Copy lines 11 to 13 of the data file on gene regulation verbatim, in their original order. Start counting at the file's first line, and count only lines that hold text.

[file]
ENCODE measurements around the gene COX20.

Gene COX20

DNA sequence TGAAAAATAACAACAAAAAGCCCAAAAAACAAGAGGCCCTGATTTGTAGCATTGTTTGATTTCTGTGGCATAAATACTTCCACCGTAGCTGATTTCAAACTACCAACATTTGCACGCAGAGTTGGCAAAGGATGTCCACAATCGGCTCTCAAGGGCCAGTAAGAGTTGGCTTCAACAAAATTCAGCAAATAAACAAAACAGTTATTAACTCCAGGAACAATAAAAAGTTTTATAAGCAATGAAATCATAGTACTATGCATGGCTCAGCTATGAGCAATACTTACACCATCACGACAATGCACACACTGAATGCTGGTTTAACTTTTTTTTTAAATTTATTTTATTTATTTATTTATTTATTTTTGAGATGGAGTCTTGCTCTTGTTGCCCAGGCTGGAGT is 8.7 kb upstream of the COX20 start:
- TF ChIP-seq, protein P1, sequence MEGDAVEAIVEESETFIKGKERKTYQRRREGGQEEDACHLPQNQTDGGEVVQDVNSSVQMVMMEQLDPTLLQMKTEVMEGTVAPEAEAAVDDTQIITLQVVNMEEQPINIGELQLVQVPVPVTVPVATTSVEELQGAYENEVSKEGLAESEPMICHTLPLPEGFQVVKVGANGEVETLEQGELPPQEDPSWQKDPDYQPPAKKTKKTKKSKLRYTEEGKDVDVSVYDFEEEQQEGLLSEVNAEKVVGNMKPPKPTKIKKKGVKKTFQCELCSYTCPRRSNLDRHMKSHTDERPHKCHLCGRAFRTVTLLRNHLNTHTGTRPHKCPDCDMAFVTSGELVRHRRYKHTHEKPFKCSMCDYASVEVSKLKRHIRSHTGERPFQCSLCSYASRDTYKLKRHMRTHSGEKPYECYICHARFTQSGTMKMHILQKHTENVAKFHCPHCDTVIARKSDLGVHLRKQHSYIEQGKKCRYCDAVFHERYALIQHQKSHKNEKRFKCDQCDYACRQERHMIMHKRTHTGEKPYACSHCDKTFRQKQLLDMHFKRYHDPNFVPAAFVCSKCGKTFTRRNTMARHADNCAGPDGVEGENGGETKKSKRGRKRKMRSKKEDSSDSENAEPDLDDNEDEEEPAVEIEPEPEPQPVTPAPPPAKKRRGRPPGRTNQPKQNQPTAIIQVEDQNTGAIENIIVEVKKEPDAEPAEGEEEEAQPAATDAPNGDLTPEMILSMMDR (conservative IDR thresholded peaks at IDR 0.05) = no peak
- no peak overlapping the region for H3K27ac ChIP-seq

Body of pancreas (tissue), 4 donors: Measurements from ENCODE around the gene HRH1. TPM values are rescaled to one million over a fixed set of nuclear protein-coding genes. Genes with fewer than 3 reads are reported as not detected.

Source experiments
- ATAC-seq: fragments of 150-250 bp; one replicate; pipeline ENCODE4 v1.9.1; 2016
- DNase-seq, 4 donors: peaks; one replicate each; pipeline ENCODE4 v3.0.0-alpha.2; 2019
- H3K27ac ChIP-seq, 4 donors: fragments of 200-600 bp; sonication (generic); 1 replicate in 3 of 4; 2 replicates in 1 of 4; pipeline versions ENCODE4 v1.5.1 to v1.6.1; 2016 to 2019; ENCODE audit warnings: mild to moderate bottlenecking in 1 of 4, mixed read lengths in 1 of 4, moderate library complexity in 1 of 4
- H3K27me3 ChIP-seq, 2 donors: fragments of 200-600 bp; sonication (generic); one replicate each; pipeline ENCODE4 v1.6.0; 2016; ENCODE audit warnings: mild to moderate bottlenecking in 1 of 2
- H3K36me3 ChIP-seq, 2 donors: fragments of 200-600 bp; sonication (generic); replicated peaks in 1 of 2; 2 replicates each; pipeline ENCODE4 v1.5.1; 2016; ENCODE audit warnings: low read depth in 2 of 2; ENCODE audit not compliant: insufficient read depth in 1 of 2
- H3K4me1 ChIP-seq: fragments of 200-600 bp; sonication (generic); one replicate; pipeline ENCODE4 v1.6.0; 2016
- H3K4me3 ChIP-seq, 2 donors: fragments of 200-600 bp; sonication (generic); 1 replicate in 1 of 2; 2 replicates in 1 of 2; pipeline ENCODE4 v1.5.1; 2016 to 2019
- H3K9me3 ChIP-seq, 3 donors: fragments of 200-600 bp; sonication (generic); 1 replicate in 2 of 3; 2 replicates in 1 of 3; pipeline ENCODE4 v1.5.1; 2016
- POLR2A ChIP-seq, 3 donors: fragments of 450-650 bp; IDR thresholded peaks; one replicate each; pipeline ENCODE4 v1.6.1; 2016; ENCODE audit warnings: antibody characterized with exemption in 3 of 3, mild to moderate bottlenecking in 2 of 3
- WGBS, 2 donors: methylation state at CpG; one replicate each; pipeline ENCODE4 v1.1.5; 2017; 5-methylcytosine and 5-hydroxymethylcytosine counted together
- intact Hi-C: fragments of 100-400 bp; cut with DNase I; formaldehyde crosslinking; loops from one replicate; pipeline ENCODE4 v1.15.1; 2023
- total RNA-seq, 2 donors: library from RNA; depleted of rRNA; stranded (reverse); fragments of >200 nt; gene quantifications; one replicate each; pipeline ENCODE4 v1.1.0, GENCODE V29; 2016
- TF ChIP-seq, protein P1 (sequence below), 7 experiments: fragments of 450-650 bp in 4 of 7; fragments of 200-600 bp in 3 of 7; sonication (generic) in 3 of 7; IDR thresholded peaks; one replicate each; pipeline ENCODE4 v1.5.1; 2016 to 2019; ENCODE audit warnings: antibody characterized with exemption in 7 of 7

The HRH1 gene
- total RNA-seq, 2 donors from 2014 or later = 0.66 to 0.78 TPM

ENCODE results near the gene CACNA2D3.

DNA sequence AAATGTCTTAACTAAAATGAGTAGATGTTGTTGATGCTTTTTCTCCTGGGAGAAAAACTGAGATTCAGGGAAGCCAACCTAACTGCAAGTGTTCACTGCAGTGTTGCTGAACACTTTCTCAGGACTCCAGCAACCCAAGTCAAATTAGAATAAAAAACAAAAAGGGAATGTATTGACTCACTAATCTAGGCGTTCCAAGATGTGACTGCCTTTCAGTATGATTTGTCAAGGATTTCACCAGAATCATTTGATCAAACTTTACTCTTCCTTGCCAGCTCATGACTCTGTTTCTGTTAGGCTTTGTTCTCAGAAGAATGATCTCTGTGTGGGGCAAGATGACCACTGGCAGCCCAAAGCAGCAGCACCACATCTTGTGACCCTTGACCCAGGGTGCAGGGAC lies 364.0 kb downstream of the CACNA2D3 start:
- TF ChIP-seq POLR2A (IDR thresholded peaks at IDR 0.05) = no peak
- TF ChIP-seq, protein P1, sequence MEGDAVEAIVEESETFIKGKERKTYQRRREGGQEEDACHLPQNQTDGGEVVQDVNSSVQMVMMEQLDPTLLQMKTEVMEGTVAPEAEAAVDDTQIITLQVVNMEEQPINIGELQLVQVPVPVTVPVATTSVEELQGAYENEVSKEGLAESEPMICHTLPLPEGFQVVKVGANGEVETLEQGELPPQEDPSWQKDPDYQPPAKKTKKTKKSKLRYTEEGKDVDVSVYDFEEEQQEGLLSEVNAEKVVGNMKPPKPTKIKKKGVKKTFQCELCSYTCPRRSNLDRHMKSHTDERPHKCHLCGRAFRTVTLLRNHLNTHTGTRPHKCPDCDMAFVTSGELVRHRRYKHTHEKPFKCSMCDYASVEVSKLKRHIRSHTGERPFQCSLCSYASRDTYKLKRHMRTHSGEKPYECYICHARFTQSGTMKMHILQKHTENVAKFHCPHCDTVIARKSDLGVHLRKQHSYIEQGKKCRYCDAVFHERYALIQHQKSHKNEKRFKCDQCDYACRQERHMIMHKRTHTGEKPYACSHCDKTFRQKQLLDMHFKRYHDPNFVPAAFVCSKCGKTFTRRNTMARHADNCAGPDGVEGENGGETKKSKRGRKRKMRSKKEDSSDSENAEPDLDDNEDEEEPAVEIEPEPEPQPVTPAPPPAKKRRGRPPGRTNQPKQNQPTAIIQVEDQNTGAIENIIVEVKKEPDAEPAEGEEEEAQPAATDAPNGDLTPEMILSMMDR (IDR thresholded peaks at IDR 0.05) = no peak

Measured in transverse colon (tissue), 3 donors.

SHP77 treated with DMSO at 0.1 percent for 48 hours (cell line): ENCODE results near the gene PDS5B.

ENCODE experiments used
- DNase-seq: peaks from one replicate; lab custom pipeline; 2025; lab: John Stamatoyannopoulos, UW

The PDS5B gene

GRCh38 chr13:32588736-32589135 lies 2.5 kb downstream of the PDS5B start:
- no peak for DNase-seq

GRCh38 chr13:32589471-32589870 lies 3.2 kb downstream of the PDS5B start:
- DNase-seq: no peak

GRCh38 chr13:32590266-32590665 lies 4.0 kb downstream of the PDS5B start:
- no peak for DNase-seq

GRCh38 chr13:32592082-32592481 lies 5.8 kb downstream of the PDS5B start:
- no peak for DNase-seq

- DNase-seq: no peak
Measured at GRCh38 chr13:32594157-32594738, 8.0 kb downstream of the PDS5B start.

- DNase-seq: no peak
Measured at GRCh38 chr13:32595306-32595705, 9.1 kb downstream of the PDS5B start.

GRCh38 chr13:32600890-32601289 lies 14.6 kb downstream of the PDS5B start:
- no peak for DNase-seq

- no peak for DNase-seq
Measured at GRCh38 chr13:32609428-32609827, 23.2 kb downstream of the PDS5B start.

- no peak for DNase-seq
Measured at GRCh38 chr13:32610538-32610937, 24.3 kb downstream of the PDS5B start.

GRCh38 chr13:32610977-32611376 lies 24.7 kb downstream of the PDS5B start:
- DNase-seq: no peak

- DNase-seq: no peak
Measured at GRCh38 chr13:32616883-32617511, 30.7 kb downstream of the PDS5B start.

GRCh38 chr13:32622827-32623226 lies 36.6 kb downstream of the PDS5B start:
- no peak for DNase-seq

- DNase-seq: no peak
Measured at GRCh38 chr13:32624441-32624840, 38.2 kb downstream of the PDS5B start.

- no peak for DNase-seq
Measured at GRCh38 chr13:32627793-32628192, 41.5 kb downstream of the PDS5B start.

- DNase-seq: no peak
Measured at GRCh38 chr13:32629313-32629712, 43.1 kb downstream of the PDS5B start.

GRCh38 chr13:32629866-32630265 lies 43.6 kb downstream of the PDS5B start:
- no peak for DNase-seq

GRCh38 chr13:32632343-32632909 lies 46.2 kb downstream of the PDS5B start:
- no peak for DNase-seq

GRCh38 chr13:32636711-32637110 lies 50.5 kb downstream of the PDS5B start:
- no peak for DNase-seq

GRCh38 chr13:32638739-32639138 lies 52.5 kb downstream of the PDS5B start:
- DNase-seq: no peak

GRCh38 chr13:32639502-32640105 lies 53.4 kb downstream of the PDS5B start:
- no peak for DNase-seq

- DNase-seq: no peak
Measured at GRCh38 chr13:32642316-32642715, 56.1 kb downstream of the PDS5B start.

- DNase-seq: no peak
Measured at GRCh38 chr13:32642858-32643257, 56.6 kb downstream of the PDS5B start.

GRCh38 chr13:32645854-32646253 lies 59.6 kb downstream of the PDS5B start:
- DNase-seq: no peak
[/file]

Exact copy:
- H3K27me3 ChIP-seq, 2 donors: fragments of 200-600 bp; sonication (generic); one replicate each; pipeline ENCODE4 v1.6.0; 2016; ENCODE audit warnings: mild to moderate bottlenecking in 1 of 2
- H3K36me3 ChIP-seq, 2 donors: fragments of 200-600 bp; sonication (generic); replicated peaks in 1 of 2; 2 replicates each; pipeline ENCODE4 v1.5.1; 2016; ENCODE audit warnings: low read depth in 2 of 2; ENCODE audit not compliant: insufficient read depth in 1 of 2
- H3K4me1 ChIP-seq: fragments of 200-600 bp; sonication (generic); one replicate; pipeline ENCODE4 v1.6.0; 2016